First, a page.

Kazuma and Motive 488 in a Taco/T100 3rd
(30 low res pics loading)
JAN 19 2008....updated 8-4-2011.

Geoff lives up in Prescott, AZ and is in the process of doing a build-up on an 87 x-cab 4x4 truck with 22R and a 5 speed. The plan is to make it into a desert pre-runner truck and it will still see some pavement use also. The soon to be added T100 rear axle/3rd will have Motive 488 gears and a TRD/Kazuma Eaton LSD.

On the TTORA board is a build-up thread of Geoff's progress... Geoff's build-up

Geoff supplied all the parts. Here is the 488 Motives and the Eaton LSD.

Here's the master install kit and the solid collar. Geoff gets a big for getting all the right stuff for a professional install.

These are manufactured to Toyota specs for TRD by Eaton.

More Kazuma info here......
2004 Toyota Tundra Double Cab Kazuma TRD LSD Install

These aftermarket units are pre-tensioned to 400 ft-lbs as opposed to the 200ft-lb pre-tension units the factory installed. Also, this TRD/Kazuma LSD has 3 forged spider gears.....the OEM toyota LSD has only 2 spider gears. This limited slip unit is very street friendly yet adds substantial traction over an open differential.

Motive gears often have this symbol on the rings.

This 488 pinion has the larger 29 spline count. This means the factory 29 spline flange will slip right on.

New carrier bearings are pressed on.

Surfaces were filed to check for ridges and irregular spots. None found.

I was impressed with the way the ring gear slid on. Machinists call this a "slip fit"...the ring gear pushed in place with just the force of my hands and careful alignment....no rubber hammer or hydraulic press needed. It was a perfect fit and absolutely no play was detected. Excellent machining on Eaton's part.

Step 1 is to mark the bearing cap to make sure it does not get put on 180 degrees turned around. These have matched bores.

I'm sure this OEM 3rd has some good miles on it....bearings are well worn and the carrier bearing pre-load (CBPL) is all but gone. Here, I was able to remove the CB shims with only a finger.

This is the way flanges should fit...tight. The 2 jaw puller was required to get it off. I have noticed that the 29 spline flanges all seem to fit very tight. On the contrary, most of 27 spliners that I use in the standard 8" gear installs seem to have a loosy goosy fit.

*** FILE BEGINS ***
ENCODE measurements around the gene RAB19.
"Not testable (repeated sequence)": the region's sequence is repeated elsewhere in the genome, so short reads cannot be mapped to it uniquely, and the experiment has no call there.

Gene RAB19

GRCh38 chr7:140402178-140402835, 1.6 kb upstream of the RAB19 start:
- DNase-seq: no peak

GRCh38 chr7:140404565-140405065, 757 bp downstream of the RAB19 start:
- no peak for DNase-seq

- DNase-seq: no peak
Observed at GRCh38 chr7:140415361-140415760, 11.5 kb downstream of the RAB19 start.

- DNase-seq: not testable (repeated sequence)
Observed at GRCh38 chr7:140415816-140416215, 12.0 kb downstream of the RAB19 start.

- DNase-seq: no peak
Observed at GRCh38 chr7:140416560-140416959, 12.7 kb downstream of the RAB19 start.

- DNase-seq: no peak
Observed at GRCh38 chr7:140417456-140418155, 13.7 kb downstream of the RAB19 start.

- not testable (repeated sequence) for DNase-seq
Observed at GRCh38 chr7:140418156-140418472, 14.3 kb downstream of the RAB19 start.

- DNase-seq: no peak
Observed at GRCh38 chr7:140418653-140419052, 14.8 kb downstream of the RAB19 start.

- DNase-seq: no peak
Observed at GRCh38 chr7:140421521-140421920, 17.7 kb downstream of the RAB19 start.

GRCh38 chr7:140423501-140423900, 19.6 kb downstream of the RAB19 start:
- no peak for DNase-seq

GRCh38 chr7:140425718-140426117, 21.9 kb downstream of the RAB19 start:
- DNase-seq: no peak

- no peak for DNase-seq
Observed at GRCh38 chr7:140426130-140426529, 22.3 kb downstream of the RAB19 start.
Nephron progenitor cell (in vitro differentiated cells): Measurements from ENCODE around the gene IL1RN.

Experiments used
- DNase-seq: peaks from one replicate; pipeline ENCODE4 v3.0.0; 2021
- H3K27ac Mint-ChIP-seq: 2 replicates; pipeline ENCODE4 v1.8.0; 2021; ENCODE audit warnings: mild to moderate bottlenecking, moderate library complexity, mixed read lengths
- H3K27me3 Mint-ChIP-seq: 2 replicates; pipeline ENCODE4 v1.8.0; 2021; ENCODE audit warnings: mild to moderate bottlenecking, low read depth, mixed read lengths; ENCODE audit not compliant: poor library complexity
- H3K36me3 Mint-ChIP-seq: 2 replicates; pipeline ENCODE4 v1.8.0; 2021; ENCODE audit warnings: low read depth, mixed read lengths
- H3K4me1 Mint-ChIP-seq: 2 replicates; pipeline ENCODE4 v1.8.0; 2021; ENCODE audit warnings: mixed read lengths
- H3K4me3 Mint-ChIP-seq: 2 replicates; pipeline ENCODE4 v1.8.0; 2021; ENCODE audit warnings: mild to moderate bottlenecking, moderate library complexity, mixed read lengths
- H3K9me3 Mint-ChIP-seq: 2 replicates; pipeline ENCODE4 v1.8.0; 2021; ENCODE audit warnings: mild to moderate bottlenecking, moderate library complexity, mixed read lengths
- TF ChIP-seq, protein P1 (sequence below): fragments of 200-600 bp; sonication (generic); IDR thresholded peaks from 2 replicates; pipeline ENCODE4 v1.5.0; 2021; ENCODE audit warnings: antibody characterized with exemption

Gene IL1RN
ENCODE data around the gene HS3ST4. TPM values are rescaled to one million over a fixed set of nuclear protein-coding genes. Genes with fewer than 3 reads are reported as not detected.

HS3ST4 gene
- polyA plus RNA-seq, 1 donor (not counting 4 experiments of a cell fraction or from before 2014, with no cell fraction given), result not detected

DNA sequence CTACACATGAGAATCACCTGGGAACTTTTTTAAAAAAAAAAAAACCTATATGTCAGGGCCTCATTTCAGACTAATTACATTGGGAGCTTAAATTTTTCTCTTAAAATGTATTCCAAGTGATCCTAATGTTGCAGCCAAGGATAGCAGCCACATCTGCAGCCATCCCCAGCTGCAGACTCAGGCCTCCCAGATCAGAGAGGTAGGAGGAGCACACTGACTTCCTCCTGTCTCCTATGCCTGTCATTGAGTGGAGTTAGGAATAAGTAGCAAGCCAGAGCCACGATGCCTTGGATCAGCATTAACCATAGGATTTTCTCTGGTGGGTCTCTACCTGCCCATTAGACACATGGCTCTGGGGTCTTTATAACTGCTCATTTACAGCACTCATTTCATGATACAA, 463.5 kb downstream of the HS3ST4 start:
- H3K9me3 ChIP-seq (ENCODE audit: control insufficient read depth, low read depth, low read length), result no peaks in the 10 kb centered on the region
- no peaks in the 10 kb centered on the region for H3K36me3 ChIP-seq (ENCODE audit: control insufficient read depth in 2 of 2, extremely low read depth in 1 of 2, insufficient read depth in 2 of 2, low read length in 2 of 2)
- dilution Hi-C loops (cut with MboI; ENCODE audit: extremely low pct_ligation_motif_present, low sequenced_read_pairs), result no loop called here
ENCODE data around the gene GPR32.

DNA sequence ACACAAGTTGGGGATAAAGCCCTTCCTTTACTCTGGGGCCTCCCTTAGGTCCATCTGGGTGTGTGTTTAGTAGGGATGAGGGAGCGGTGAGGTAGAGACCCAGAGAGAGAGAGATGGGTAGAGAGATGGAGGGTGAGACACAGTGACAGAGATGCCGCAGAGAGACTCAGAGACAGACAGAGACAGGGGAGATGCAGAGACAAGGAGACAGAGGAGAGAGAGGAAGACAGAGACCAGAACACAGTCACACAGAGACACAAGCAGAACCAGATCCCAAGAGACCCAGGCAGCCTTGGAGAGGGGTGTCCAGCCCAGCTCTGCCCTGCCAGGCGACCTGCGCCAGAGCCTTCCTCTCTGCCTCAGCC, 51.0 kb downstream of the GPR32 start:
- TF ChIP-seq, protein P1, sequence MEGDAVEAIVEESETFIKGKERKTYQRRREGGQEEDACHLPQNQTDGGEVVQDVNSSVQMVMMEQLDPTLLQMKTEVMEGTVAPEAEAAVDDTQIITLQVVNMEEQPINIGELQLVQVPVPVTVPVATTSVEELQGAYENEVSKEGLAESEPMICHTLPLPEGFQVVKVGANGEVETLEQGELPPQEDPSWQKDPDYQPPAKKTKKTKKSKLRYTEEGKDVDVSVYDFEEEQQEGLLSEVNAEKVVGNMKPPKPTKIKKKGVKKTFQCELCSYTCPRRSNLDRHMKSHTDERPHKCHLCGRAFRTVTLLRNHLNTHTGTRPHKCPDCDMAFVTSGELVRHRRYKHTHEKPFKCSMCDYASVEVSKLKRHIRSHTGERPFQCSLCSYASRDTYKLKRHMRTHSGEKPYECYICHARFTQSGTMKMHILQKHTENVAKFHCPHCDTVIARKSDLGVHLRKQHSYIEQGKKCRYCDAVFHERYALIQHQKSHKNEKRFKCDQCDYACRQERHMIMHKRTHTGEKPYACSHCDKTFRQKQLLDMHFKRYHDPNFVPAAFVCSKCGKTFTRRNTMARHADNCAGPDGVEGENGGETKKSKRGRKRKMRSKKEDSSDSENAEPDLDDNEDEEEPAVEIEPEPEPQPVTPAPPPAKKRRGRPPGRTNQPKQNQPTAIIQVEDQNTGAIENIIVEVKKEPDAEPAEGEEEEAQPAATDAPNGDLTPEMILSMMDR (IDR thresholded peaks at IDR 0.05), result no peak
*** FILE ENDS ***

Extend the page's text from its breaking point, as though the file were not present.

OTC 4520 puller

None of the master kits that I am aware of supply new ring gear bolts for this application. It's ok to re-use these flanged 12mm fine threaded bolts. Red Loctite and about 75 ft/lbs.

The pinion depth shim is typically behind the pinion head...but not on these non-TRD 3rds. A thick shim is located behind the large inner pinion race. The shim gets a little damaged in the process of punching the old races out but the damage can easily be ground off.

The new bearing is pressed onto the pinion. This is a very massive bearing...even larger than the V6 mini-truck bearing.

This 29 spline flange was so tight that I pressed it on and off twice to make assembly/dis-assembly more managable.

It's best to assemble it without the solid collar until we are sure of having achieved the proper pinion depth. Just tighten the pinion nut 'til about 15 in/lbs of PPL is achieved.

Here is a complete set of side shims(washer plates)...used on the carrier bearings to set BL and CBPL. This job cannot be done right without this large selection the way I see it.

With the LSD in and BL set in the neighborhood of .008" and CBPL at a minimum, a pattern check can now be run. Re-using the factory pinion shim of 0765 has put us real close to the proper depth. Although this is probably "close enough" by the standards of most shops, I can see from the load bearing that I can get it spot on with maybe .003" deeper on the pinion shim.


I feel confident enough to install the solid collar now. The old crush sleeve's measured length can give us a good idea of what starter shim to use on the new solid collar.

As seen above, it took me 7 tries this time to get it right. By tightening the nut extra tight with a cheater bar I can crush the shims a bit more and, effectively, add more pre-load. The PPL increased from 12 to 17 in/lb by doing this. 17 is the upper limit in the spec.

Red Loctite and ding the nut.

Attention is now turned to the installing the case and setting BL and CBPL. Setting the carrier bearing pre-load is a matter using about the thickest shim possible that can be persuaded in place and guiding the BL in the desired direction at the same time.

As seen in the notes above, backlash and pre-load must be steered in the right direction at the same time. A soft chisel is used to tap the final washer plate in place. Per the notes supplied with the Motive gear, minimum BL shall be .008". CBPL was set very tight which helps greatly with overall gear strength by minimizing ring deflections.

Torque the 4 bearing cap bolts to 75 ft/lb and perform a final BL/CBPL and paint check.



BL varied from 7.5~9 thou for an average of .0085". Here, I am checking the overall CBPL by how easy the ring rocks back and forth thru the backlash range. It took everything I had to rock it even with 2 well planted fingers which tells me I have excellent CBPL.

Here, I am measuring the total PPL which measures both the pinion bearing drag and the drag of the turning the carrier bearings also. Combined pre-load is about 30 in/lb which is good.

Laura has inspected the pattern and gives it a big thumbs up. Done.